Monitoring technology appears to be advancing at a rate that exceeds our ability to assess its effectiveness. RCTs are often poorly designed and lack statistical power. Even high-quality RCTs might not provide inferences that can be generalized across all patient populations. Alternative methods of technology assessment such as closed claims analysis, metaanalysis, and statistical process control also have limitations. PORTs using a standard model of combined techniques are beginning to solve some of the more common methodologic problems. The future of technology assessment relies on the ability to conduct large-scale cohort studies from routine practice settings. In terms of intraoperative monitors, this could require production of a complete and valid database of all monitored variables that can be compared with a complete and valid database of appropriate outcome indicators. National standards for collection of data need to be developed. At this time, professional societies should focus more on developing guidelines for technology assessment than guidelines for technology utilization.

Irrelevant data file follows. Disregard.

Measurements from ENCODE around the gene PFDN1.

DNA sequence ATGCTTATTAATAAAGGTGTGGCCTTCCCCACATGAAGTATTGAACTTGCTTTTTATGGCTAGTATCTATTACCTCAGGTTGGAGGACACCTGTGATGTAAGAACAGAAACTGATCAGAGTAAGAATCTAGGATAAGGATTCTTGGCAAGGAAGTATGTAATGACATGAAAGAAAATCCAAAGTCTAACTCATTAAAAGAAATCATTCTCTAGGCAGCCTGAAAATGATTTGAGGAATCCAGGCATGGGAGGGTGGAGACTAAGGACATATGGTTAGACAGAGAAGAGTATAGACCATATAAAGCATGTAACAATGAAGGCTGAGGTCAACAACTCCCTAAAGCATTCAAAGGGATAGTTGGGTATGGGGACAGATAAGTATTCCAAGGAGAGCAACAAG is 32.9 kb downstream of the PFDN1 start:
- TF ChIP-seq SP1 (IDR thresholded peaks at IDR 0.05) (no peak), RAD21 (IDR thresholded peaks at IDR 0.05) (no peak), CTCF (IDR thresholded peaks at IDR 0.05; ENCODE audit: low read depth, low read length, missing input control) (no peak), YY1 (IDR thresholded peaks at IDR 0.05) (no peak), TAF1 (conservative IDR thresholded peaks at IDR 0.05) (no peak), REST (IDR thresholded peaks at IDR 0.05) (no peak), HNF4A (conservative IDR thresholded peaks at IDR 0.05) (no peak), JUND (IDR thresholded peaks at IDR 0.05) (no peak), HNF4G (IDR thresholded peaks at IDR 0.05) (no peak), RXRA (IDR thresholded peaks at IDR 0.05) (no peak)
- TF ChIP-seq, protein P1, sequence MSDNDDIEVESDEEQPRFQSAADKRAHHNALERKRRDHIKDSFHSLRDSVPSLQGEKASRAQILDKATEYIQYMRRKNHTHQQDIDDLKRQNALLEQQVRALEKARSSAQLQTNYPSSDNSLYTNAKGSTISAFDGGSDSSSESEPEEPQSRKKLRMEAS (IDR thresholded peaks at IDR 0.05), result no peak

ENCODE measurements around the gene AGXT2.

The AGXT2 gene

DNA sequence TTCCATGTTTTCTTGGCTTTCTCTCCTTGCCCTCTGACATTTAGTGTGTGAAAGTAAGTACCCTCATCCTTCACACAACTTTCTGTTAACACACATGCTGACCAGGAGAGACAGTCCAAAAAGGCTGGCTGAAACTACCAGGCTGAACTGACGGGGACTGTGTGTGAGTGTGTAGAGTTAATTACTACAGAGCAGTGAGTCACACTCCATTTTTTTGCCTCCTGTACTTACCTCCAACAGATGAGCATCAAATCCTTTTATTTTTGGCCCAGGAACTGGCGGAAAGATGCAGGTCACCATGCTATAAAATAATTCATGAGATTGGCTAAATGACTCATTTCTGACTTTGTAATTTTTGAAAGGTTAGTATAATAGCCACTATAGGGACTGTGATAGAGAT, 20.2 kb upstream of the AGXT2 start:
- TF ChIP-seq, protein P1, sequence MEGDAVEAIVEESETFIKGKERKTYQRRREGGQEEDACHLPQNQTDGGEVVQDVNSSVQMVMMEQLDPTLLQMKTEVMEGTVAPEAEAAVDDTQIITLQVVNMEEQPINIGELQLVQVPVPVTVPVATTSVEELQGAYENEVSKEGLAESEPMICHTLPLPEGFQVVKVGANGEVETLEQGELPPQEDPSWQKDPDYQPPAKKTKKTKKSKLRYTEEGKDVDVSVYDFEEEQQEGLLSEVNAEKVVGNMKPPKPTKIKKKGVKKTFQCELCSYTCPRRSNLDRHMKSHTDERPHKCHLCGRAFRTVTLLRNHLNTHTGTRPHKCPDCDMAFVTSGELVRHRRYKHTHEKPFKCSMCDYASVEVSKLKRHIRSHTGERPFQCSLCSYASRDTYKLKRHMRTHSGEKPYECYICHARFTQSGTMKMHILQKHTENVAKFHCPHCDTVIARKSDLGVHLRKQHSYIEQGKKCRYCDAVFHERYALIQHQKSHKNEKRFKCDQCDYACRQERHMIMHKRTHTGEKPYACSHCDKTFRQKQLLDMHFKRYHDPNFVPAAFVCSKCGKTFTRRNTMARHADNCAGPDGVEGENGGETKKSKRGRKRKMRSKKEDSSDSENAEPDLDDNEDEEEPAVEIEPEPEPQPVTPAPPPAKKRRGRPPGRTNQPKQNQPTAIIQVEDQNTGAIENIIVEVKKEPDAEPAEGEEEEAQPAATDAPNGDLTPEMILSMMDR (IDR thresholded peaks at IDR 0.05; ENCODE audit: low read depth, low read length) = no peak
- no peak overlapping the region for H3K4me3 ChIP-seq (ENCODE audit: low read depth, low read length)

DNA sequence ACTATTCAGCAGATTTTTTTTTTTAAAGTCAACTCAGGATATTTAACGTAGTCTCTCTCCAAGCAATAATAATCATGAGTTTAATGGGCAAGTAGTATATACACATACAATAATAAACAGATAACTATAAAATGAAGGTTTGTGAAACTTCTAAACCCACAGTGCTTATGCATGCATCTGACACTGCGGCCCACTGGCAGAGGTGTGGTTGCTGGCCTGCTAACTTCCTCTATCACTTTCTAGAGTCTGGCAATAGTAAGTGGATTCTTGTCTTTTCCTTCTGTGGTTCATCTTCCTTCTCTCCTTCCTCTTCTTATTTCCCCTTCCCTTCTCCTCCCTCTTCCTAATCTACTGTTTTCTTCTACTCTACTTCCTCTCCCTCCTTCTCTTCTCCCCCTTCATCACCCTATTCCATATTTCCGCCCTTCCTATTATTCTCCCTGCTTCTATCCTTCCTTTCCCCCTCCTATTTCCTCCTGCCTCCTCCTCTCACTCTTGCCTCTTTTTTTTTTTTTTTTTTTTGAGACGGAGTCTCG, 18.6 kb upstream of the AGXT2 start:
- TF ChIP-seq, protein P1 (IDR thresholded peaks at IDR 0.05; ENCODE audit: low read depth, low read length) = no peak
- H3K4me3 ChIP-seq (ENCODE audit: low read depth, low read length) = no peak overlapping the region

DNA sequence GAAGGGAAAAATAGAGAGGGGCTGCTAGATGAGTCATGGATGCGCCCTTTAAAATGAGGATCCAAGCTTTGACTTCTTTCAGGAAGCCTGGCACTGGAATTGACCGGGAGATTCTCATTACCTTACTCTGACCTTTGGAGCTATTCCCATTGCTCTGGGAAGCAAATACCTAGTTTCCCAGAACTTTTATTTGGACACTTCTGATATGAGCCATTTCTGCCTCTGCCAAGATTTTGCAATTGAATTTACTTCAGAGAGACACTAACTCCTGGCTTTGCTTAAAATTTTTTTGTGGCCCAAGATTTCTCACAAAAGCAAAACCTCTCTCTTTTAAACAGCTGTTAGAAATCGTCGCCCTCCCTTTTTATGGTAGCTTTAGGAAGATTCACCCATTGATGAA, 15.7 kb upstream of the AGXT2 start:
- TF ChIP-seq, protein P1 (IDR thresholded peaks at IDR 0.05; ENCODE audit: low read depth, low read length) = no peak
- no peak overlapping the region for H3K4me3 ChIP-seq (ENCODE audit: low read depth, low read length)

|Original language||English (US)|
|Number of pages||18|
|Journal||International Anesthesiology Clinics|
|State||Published - Mar 1 2004|
ASJC Scopus subject areas
- Anesthesiology and Pain Medicine